And the and like those chickens are coming home to roost and like the ways in which you know let's talk about, you want to talk about sexism, the way in which a lot of folks did not take that seriously. I think it really like allowed the right to kind of glom onto that and like a lot of the same people who found prominence in that moment, in that sort of like hysteria moment, are also a lot of the same people who like then we're like prominent, proud boys and stuff like that, and you know, it's like and it's not coincidental, right and they're using video games and gaming as a way of reaching, like, young guys who had questions about feminism in a bad way, but then radicalize them. And I think that, like that was something that arose out of like an actual like domestic dispute between two people who previously were in a relationship, and then it was like leveraged in this, like really messed up political way.

Speaker 1:

Yeah, you know, they reactionized them. Yeah, exactly so they radicalized them.

Speaker 2:

Yeah, I think that's right. They reactionize them. That's a great way of that's a great reframe. I appreciate that.

Speaker 1:

All right, all right. Well, we're at the length point, but is there anything else that you know? You feel we haven't gotten to that you want to say something about?

Speaker 2:

Well, I guess, just just by way of conclusion, you know, I one of the things that we're really interested in at convergence is trying to figure out how we kind of walk this line between providing media analysis that works for the people who are in the work, who are already committed, and then also allows a route in for people who are new here and who are asking the right questions but maybe are not, like themselves, seasoned organizers.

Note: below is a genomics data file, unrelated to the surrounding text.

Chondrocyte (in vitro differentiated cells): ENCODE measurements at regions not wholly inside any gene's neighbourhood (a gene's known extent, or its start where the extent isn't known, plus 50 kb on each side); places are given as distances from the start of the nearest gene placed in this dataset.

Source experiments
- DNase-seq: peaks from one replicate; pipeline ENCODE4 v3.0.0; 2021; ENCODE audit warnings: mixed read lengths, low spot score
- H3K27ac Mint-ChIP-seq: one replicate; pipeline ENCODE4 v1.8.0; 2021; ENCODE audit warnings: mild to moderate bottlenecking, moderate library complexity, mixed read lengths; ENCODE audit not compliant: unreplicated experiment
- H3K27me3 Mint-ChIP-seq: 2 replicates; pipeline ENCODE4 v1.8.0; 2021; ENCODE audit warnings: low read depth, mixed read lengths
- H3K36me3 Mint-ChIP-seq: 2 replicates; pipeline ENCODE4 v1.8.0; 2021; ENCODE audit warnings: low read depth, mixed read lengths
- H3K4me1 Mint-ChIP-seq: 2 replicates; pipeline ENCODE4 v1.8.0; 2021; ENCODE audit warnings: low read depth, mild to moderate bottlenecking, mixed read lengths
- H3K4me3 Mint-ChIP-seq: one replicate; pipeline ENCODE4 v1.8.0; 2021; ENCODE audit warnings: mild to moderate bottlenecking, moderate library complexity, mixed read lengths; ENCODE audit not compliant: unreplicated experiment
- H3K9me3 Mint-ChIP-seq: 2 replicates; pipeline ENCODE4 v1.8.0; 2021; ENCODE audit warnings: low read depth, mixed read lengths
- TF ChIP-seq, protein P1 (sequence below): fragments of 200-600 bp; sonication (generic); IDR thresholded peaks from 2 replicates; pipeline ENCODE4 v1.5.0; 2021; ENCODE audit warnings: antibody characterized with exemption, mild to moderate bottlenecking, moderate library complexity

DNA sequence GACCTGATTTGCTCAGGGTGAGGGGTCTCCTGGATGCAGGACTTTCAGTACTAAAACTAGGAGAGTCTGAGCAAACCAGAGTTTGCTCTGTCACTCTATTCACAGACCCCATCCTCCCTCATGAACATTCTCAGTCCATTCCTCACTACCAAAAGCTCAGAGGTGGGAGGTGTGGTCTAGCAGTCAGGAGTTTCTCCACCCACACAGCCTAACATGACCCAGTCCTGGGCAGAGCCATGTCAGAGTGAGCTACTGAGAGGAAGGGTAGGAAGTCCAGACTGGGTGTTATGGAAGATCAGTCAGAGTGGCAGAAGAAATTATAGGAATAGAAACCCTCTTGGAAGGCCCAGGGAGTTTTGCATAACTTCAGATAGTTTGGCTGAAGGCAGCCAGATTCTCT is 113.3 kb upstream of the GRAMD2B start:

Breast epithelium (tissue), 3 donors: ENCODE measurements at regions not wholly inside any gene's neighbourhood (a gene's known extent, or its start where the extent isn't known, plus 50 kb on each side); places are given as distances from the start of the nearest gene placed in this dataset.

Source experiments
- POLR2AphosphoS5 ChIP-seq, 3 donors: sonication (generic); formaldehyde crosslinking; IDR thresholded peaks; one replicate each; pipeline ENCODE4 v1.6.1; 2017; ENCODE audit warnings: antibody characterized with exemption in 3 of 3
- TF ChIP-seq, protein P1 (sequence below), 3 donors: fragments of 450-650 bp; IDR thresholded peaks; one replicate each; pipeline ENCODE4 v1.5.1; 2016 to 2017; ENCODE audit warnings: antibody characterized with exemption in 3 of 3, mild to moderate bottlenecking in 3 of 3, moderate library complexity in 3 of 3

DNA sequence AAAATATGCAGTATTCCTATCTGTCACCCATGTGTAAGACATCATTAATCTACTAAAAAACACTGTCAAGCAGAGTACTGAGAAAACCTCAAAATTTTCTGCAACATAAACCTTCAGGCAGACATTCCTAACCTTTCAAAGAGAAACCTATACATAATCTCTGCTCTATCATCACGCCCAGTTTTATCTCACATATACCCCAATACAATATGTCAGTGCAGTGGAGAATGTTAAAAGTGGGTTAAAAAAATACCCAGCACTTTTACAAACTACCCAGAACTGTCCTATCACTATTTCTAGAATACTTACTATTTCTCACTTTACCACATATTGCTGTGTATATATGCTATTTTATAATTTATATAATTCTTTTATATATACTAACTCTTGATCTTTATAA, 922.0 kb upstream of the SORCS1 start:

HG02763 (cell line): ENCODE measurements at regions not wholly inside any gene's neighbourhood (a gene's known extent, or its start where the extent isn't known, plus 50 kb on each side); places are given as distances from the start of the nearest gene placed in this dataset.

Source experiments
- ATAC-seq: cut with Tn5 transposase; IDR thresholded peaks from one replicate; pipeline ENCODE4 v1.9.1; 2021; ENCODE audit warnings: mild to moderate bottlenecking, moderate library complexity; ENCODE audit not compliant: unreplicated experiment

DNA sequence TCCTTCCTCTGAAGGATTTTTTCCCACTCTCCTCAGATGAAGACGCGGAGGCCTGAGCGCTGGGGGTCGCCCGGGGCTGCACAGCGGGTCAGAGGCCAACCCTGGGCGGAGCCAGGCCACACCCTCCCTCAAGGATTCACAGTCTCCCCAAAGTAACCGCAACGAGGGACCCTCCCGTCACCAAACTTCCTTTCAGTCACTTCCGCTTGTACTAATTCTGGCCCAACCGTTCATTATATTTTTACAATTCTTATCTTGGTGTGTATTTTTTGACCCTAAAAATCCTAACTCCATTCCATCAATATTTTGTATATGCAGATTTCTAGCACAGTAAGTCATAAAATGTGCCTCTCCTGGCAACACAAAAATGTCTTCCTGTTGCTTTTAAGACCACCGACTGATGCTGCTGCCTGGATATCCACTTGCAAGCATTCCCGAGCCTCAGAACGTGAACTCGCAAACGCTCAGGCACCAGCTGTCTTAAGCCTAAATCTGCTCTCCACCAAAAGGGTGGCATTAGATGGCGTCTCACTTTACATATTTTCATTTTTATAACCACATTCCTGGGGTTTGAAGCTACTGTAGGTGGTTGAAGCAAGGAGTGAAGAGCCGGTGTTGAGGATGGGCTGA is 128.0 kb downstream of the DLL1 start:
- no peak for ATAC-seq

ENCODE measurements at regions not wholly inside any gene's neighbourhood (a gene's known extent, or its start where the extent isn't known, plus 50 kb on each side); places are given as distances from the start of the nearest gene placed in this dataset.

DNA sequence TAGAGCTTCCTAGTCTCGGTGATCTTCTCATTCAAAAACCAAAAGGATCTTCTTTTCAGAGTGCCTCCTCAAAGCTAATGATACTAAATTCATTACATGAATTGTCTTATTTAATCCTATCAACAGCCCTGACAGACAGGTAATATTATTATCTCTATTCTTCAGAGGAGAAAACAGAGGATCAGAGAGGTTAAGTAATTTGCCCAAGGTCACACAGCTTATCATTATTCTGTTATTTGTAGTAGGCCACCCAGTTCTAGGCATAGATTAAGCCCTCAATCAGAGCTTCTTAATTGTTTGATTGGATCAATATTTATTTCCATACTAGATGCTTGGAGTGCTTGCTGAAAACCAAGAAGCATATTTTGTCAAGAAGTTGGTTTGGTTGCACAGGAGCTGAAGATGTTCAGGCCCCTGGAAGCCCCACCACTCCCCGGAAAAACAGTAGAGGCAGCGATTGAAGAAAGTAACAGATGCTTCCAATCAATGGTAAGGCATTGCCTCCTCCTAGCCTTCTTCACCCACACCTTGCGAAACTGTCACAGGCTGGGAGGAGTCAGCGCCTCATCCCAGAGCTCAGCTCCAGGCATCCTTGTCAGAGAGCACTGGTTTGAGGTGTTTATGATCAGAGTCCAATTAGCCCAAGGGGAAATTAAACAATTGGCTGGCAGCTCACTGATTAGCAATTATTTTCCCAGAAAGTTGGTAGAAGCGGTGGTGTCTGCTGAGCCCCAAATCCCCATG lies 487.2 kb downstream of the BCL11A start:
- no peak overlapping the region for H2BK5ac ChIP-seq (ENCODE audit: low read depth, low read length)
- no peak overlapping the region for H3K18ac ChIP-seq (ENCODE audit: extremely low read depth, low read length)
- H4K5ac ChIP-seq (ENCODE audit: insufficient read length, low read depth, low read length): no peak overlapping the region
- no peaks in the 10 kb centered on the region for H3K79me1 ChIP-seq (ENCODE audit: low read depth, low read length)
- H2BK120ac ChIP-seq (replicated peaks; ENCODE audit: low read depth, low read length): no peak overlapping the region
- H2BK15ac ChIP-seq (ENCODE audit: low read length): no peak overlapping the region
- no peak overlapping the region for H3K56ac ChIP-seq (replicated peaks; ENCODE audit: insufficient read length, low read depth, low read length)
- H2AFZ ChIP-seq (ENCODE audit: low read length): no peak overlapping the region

Speaker 2:

And we're trying to find that balance, because I think that balance is important and in some ways, our current slate of podcasts is like an example of that experimentation, where where a SPP weeks is show indebted is very much like here's how debt works. Let's talk about how debt works, but then also let's talk about what people are organizing to do something about it, because I think that, like often, you get the explainer but you don't get the people power side, and then you know, a lot of our written content continues continues to be a little more like inside baseball, for for people who are committed, who are part of the move, who are part of people's movements and and who want to talk strategy, so give people, the links.

Speaker 2:

Yeah, so you can find us at convergetsmagcom. Actually, we just published a great opinion piece about the need for a left wing primary challenger to Biden, which specifically about his mishandling of Gaza crisis, which I think people want to check out. And then you can find Maurice's show at convergetsmagcom slash podcast slash indebted.

Speaker 1:

If you go to, our main website, the in the, there's like a link for podcasts.

Speaker 2:

Yeah, yeah, people will be able to find it, but I really do encourage folks to check it out and thank you so much for having me. This was a delightful conversation.

Speaker 1:

Welcome, I appreciate it too and I guess thank you. And that said, this is Mike Albert signing off until next time for Revolution Z.

Exploring Convergence Magazine's Agenda and Vision
Resistance, Democracy, and Intersectionality
Manufacturing, Masculinity, and Gender Politics
The Right and Left in Society
Team Allegiances and Political Beliefs
Personal Attention and Emotional Appeals
Loneliness and Organizing Importance
Build Broad Left Front
Gaming and Media's Influences